Pics Brit chip startup Graphcore has produced sexy images of its graph processing.
We wrote about Graphcore scoring $30m A-round funding in October. The processor designer came out of two years in XMOS-incubated stealth mode at that time, and was founded by CEO Nigel Toon and CTO Simon Knowles. XMOS is a fabless semiconductor company developing micro-controllers, and it was founded in 2005 in Bristol, UK. Toon was XMOS's CEO.
There is a wide spread of Graphcore investors: Bosch, Samsung, Amadeus Capital, C4 Ventures, Draper Esprit, Foundation Capital and Pitango Venture Capital.
A blog post by Toon reveals that the launchpad for the company was a realization that while machine-learning algorithms have been improving, the code is run on general-purpose CPUs aided and abetted by GPUs, such as those from Nvidia, which provide parallel processing capabilities.
Toon and Knowles decided it was feasible to design a specific graph processor, an IPU (intelligent processing unit) with associated Poplar software, a graph compiler and open source set of graph libraries for machine learning. The IPU hardware and Poplar software exist.
First place for image classification in the 2015 ImageNet Large Scale Visual Recognition Competition was won by Microsoft Research with its ResNet-50 deep neural network architecture. Graphcore has produced images, using Poplar, illustrating the ResNet-50 network. This is the network after it has been trained and as it would be used to classify images.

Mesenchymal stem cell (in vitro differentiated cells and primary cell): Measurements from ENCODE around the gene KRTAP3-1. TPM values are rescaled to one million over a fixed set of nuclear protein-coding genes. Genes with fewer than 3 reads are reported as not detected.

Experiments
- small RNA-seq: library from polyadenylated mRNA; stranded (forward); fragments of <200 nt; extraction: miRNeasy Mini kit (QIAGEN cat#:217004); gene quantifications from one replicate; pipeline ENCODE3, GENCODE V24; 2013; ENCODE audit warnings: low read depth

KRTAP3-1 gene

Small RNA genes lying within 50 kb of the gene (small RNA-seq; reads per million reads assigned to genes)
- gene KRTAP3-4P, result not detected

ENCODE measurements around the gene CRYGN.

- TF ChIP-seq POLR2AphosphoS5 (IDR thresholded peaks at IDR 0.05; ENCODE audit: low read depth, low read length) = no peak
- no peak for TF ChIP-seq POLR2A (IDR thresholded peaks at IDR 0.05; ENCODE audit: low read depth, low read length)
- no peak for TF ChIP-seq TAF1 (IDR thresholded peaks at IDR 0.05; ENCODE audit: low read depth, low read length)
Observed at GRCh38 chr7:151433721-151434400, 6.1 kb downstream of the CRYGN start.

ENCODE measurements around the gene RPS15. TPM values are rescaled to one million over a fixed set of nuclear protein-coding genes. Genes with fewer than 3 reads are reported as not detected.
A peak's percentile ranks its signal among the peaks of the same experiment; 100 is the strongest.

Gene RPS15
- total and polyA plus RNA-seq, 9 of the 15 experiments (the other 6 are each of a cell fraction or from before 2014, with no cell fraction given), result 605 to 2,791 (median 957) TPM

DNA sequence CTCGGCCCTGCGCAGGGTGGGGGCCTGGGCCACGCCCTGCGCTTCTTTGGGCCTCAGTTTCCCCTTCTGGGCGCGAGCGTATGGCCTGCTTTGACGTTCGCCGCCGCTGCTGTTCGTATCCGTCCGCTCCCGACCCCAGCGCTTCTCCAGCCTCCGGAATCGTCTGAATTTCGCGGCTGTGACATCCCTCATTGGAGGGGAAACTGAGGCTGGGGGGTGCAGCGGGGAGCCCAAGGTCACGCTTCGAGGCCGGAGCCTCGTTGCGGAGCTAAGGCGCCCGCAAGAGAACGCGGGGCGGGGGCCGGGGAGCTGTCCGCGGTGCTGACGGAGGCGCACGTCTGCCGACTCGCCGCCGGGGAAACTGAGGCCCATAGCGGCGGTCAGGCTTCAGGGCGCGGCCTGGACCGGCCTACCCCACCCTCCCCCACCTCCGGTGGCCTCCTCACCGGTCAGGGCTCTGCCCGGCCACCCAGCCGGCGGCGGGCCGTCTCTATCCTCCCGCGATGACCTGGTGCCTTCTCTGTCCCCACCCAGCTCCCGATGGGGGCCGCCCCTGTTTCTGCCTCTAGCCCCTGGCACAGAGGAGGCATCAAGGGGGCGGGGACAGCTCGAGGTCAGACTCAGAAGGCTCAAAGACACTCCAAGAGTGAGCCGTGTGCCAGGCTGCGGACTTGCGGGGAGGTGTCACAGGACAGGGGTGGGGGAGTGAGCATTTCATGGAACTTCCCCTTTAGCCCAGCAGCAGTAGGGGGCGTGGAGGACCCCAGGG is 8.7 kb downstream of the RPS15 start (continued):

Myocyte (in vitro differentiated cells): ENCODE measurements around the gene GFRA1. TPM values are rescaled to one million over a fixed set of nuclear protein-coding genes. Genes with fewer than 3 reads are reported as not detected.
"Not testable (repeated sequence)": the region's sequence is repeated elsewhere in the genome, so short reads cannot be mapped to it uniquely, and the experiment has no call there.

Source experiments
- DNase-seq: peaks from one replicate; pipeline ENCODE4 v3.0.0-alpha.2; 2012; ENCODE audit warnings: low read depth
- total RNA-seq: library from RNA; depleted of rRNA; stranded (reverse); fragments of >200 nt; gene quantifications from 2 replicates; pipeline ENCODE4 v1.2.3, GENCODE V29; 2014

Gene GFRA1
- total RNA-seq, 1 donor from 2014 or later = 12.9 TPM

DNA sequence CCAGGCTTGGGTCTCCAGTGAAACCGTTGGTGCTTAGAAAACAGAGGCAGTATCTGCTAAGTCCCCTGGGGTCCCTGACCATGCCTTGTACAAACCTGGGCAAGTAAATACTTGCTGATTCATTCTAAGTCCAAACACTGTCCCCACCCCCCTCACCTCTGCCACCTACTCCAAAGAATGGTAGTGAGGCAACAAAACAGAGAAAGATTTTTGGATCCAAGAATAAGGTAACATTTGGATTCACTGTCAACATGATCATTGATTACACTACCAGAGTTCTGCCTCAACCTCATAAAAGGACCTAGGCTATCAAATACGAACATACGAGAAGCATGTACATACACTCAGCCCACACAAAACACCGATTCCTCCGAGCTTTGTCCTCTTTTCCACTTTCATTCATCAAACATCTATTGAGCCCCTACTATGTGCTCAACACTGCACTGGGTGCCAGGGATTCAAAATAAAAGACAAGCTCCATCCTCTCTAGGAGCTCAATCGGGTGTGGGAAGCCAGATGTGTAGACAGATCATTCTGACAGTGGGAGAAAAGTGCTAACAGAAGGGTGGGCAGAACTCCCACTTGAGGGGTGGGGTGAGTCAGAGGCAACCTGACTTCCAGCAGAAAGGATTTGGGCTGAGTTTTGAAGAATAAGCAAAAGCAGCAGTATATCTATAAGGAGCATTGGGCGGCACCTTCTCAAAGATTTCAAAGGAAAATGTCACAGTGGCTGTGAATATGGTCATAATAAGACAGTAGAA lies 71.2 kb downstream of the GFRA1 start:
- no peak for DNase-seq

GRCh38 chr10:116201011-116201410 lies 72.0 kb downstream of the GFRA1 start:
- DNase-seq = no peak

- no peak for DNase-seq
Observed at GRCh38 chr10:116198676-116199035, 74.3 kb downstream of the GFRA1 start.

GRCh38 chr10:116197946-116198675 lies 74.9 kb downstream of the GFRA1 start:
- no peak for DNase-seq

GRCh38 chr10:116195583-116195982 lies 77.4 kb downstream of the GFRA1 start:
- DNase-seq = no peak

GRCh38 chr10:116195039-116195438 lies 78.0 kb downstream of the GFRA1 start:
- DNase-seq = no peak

What the Poplar compiler does is convert, say, a description of Microsoft's 50-layer network into a computational graph of 3.22 million vertices and 6.21 million edges. This graph represents ResNet-50 as a parallel execution plan for Graphcore's IPU. The vertices (points) represent computation processes and the edges (lines or arcs) represent communication between the processes.
Here's such a graph with the layers in the graph labelled with the corresponding layers from the original technical paper:
Each layer has a different color. The visible clustering in the image is the result of intensive communication between processes in each layer of the network, with lighter communication between layers.
If we look more closely at a part of such an image more complexity is revealed:
The edges (lines or arcs) are quite clearly visible.
A Graphcore blog post, titled "inside an AI 'brain' – what does machine learning look like?" discusses this more and includes more image close-ups.
It seems to us that such a chart can be useful in seeing where processing resources are allocated. Graphcore says its IPU approach works well partly because deep networks executed efficiently as an entire model can be hosted on an IPU, escaping the external memory bottleneck said to limit GPU performance.
Because of this, Graphcore claims, its IPU can train machine learning models faster than x86 CPUs and/or GPUs. If this is true, and as machine learning/neural net systems become more popular, then Graphcore could find itself becoming core to machine learning. ®